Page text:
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US scales back standards on passports for allies

WASHINGTON -- Yielding to allies overseas, the United States will not require foreign visitors to show passports with fingerprints or iris scans. Instead, new biometric passport standards to be announced soon will require digital photographs and an embedded identification chip.

The photographs, which can be matched with a person's unique physical characteristics, will be required by October and the embedded identification chip later. They would be similar to international biometric guidelines already in place.

The standards take a step back from what the United States initially envisioned for biometric passports, but the Department of Homeland Security said it still plans to require expanded biometric data in passports.

Without the revision, visitors from so-called visa-waiver nations that could not meet the stricter standards potentially faced being barred from entering the United States this fall. The Homeland Security official said the department was expected to unveil the new standards soon.

Initially, the United States considered whether to require fingerprinting or iris identification features in biometric passports, making the documents virtually impossible to counterfeit. A 2002 law required visitors from 27 allied nations that are not required to apply for a US visa to carry the high-tech passports.

But the visa-waiver nations, mostly in Europe, failed to meet the October 2004 deadline, prompting US officials to revamp their requirements.

The new rules would allow the visa-waiver nations to comply with less stringent biometric guidelines similar to those set in 2003 by a branch of the United Nations. Those guidelines require digital photos and machinereadable chips to store identifying information in passports.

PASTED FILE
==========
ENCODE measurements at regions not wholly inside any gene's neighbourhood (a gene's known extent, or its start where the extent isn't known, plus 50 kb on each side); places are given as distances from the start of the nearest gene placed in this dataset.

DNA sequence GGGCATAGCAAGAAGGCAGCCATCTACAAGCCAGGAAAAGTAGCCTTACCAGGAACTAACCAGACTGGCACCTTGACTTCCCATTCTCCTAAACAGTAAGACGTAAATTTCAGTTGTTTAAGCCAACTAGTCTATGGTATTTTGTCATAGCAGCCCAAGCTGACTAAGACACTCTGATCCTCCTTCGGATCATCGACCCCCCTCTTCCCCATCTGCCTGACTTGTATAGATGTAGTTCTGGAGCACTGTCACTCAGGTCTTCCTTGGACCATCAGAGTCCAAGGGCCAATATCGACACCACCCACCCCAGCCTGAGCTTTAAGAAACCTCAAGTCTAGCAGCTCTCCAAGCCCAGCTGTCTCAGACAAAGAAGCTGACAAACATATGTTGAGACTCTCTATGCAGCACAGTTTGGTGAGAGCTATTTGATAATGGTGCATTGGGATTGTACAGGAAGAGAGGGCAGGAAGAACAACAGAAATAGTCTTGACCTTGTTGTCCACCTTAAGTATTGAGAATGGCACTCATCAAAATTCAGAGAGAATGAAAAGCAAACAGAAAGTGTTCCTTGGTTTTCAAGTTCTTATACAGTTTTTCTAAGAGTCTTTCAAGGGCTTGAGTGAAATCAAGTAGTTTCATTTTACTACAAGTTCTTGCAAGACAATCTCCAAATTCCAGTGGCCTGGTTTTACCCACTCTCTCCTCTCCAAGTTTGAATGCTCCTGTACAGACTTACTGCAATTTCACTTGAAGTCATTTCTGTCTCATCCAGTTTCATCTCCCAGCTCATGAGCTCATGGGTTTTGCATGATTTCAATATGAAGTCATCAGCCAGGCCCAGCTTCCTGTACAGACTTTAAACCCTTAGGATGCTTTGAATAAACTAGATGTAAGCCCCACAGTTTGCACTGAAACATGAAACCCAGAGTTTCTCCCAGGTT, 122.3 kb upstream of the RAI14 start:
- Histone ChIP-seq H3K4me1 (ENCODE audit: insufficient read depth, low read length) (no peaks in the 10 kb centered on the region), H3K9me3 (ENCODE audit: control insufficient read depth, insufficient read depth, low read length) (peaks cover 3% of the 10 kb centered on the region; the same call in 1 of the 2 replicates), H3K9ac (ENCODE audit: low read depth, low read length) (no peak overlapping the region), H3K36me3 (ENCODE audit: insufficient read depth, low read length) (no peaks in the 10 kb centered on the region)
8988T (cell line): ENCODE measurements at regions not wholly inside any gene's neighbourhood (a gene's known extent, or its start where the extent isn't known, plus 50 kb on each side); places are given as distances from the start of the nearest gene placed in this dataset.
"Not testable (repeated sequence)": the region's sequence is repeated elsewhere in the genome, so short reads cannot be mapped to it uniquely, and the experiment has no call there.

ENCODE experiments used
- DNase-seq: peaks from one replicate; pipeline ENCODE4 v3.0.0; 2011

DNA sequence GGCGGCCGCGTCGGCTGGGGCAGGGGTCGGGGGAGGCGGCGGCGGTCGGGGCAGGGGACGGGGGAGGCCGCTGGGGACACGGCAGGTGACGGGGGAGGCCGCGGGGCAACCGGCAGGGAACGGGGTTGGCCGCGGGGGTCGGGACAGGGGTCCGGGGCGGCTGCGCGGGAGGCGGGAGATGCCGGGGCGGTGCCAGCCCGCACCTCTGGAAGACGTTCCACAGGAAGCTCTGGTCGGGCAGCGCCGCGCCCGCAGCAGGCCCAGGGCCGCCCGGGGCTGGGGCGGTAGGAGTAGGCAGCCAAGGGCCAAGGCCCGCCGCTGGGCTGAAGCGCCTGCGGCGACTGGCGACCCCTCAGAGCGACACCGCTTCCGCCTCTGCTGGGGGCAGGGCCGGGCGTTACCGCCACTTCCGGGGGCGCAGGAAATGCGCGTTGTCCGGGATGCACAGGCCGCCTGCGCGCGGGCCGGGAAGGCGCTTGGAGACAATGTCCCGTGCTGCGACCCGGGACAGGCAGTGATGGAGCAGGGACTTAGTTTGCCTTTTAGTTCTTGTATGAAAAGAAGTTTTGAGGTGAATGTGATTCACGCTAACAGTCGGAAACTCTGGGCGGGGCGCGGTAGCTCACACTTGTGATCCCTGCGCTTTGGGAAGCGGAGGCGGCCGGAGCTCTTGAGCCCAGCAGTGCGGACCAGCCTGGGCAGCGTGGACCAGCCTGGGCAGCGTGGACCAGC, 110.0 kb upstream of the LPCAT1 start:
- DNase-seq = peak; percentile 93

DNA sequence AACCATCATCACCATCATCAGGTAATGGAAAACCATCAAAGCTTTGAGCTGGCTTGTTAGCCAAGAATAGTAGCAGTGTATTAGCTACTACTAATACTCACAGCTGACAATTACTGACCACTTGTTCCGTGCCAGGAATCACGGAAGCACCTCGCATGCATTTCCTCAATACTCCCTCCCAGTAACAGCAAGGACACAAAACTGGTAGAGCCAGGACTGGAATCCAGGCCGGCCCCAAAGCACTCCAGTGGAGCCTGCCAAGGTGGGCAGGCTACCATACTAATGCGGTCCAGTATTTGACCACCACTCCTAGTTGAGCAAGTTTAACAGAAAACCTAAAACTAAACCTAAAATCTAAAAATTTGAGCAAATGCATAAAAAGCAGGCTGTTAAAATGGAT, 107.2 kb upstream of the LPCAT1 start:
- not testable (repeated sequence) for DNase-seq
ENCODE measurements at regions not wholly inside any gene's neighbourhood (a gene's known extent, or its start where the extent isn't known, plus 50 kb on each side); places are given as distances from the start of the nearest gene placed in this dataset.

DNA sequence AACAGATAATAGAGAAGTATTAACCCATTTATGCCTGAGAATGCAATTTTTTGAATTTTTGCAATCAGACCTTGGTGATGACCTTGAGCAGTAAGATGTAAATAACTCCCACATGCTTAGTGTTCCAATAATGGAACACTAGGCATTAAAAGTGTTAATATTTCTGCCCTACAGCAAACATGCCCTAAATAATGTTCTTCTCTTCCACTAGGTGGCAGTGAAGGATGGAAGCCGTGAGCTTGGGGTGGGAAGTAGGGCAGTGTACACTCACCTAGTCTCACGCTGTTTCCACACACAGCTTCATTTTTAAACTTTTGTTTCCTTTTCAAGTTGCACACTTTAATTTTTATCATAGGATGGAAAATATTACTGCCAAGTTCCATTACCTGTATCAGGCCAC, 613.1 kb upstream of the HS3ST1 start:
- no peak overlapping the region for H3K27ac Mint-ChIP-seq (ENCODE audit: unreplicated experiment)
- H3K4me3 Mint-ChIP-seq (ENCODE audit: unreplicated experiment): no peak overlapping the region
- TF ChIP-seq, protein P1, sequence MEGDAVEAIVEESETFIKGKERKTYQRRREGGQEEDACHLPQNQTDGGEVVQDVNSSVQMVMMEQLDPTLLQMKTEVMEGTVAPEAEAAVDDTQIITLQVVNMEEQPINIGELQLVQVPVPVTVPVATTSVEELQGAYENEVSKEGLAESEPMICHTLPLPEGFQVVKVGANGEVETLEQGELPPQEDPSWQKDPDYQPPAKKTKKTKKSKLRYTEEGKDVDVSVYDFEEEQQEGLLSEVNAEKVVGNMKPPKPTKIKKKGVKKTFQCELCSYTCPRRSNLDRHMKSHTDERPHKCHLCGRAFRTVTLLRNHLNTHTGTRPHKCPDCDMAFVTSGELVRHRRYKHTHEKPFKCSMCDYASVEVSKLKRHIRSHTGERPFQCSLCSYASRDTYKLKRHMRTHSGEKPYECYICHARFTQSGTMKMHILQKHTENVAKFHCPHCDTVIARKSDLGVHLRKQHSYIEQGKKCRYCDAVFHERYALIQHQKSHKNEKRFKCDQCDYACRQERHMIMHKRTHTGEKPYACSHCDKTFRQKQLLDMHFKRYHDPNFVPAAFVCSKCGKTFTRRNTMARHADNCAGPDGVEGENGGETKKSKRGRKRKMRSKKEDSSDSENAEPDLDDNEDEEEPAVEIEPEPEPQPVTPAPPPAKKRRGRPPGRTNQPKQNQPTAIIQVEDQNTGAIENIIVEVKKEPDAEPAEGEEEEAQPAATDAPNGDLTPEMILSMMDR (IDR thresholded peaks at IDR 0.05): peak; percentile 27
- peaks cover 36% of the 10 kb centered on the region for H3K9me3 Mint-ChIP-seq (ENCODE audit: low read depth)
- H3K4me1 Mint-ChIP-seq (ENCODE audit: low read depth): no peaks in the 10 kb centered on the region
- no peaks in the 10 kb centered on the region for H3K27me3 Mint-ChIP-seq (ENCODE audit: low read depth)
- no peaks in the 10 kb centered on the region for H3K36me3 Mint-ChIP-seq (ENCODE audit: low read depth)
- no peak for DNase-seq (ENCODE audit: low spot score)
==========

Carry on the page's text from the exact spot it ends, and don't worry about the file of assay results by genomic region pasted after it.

The changes would be made after months of negotiations between the United States and its allies, and between the Bush administration and Congress.

Visiting Brussels last month, Michael Chertoff, homeland security secretary, reaffirmed the United States' commitment to biometrics as a high-tech approach to security screening ''compatible on both sides of the Atlantic."

''Right now, in many ways we are using the most primitive kind of screening -- meaning we screen for names that match lists of terrorists and criminals," Chertoff said during that trip. ''And of course, names are not the best way to identify people. They're certainly not as good as biometrics."

On Monday, Canada's ambassador predicted that the United States would drop a controversial proposal that would require travelers to show passports in order to cross the 4,000-mile border between the neighboring nations.

Discussions with the Bush administration, which introduced guidelines to crack down on terrorist travel across borders, indicates that ''passports will not be the ultimate requirements," Ambassador Frank McKenna of Canada said.

Currently, US and Canadian travelers need only driver's licenses to cross the border, although passports are often shown, officials say.

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